Ever notice the way cheap audio gear usually gives you controls with names like "spatial expan-der" and "hyper bass" to, well, hype up the sound, whereas top-of-the-line gear is typically devoid of such controls? While I suppose many would argue that a cheap system usually needs a little sonic goosing at the top and bottom to sound good, I feel it has more to do with the system's ability, or lack thereof, to deliver an accurate and articulate midrange performance. While foundation-shifting bass and a soaring top end might keep the kiddies impressed for a few minutes, it's that vast stretch of octaves in between that really separates the men from the boys when it comes to delivering knockout audio performance.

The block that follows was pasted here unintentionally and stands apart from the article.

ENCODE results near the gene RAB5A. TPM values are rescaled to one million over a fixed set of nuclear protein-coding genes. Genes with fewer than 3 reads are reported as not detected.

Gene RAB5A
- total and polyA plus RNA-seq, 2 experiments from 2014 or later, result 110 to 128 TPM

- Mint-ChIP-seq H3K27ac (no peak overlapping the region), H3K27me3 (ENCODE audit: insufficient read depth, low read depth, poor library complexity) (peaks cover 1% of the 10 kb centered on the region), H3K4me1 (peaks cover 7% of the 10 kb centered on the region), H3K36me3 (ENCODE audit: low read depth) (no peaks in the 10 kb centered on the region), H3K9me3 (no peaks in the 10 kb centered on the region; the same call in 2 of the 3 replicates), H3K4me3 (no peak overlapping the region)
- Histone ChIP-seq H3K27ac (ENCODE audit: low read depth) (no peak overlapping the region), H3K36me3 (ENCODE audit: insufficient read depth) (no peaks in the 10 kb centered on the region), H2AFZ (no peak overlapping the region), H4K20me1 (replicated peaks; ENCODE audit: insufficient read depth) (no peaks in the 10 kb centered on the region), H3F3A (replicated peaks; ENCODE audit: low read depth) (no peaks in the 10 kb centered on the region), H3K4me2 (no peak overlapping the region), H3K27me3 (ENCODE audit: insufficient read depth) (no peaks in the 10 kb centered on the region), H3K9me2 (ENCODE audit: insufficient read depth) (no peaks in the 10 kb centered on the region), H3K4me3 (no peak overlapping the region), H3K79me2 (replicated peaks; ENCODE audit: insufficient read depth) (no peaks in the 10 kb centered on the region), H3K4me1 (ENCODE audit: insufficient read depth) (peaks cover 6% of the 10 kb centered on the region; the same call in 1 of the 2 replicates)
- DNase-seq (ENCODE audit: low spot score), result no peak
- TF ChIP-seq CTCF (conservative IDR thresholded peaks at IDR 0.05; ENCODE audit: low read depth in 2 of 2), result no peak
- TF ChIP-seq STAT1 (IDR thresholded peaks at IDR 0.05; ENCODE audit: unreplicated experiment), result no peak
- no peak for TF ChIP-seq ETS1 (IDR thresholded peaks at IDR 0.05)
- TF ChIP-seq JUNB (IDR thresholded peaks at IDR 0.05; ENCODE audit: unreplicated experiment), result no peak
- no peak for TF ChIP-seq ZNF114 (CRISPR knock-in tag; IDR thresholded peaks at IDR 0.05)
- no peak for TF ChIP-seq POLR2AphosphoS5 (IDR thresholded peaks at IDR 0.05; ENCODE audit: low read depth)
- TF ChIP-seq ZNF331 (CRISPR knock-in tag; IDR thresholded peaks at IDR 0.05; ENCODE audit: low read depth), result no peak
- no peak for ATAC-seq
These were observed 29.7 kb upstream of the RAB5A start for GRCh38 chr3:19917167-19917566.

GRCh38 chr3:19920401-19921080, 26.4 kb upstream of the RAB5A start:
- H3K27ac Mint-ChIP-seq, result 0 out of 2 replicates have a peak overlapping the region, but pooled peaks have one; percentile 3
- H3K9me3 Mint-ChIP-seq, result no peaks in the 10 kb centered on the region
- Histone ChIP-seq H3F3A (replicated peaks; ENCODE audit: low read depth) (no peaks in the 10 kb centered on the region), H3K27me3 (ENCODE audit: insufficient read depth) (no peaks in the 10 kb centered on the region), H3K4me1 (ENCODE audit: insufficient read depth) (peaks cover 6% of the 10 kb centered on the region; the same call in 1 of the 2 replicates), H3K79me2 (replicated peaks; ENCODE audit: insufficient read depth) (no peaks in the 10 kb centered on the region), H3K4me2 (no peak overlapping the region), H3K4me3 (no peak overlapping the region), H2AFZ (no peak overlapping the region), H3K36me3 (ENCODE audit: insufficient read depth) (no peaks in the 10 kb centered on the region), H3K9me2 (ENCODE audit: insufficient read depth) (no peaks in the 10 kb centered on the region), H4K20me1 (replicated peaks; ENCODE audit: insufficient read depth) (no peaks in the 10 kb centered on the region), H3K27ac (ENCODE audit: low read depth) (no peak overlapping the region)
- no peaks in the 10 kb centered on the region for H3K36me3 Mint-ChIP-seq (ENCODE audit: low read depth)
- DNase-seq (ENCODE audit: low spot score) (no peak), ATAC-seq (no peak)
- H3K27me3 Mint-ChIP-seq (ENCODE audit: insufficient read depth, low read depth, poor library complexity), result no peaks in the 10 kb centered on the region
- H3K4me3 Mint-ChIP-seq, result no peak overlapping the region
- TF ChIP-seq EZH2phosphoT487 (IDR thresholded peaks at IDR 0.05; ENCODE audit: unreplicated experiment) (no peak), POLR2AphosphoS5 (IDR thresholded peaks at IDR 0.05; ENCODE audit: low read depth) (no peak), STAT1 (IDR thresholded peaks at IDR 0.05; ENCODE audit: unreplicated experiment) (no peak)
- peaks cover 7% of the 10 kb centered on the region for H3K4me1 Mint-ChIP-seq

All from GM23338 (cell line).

The B&W CM7 tower speaker was designed in step with this way of thinking. As a true three-way model, the speaker has a dedicated midrange driver that employs B&W's FST ("fixed suspension transducer") technology. This innovative fixed-edge design (with no driver surround) takes advantage of the fact that a pure midrange driver doesn't require the longer excursion capabilities of the mid-woofer typically found in more common two-way or two-and-a-half-way speakers. This means a stiffer cone edge support can be used, which B&W says gives the driver much improved damping and faster response with less ringing. The CM7's tweeter is pretty special, too, a naked aluminum dome that's back-loaded using B&W's well-known Nautilus tube design, while the Kevlar/paper-cone woofer is loaded by a clever adjustable port (more about that later).
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